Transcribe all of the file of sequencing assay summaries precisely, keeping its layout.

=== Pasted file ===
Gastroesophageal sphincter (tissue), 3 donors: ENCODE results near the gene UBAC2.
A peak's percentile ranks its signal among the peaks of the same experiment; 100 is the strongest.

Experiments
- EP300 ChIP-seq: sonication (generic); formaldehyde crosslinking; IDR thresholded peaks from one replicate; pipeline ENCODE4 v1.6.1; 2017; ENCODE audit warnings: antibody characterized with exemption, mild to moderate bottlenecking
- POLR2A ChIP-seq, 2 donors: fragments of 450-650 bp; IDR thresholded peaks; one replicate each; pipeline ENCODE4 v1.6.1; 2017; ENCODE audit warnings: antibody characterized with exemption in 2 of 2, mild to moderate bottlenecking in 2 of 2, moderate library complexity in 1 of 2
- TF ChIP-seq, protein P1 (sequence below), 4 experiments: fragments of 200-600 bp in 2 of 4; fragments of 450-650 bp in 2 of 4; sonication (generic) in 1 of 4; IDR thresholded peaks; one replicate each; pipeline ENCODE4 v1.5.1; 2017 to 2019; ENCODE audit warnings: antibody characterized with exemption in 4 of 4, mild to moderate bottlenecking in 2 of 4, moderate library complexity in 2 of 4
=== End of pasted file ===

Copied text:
Gastroesophageal sphincter (tissue), 3 donors: ENCODE results near the gene UBAC2.
A peak's percentile ranks its signal among the peaks of the same experiment; 100 is the strongest.

Experiments
- EP300 ChIP-seq: sonication (generic); formaldehyde crosslinking; IDR thresholded peaks from one replicate; pipeline ENCODE4 v1.6.1; 2017; ENCODE audit warnings: antibody characterized with exemption, mild to moderate bottlenecking
- POLR2A ChIP-seq, 2 donors: fragments of 450-650 bp; IDR thresholded peaks; one replicate each; pipeline ENCODE4 v1.6.1; 2017; ENCODE audit warnings: antibody characterized with exemption in 2 of 2, mild to moderate bottlenecking in 2 of 2, moderate library complexity in 1 of 2
- TF ChIP-seq, protein P1 (sequence below), 4 experiments: fragments of 200-600 bp in 2 of 4; fragments of 450-650 bp in 2 of 4; sonication (generic) in 1 of 4; IDR thresholded peaks; one replicate each; pipeline ENCODE4 v1.5.1; 2017 to 2019; ENCODE audit warnings: antibody characterized with exemption in 4 of 4, mild to moderate bottlenecking in 2 of 4, moderate library complexity in 2 of 4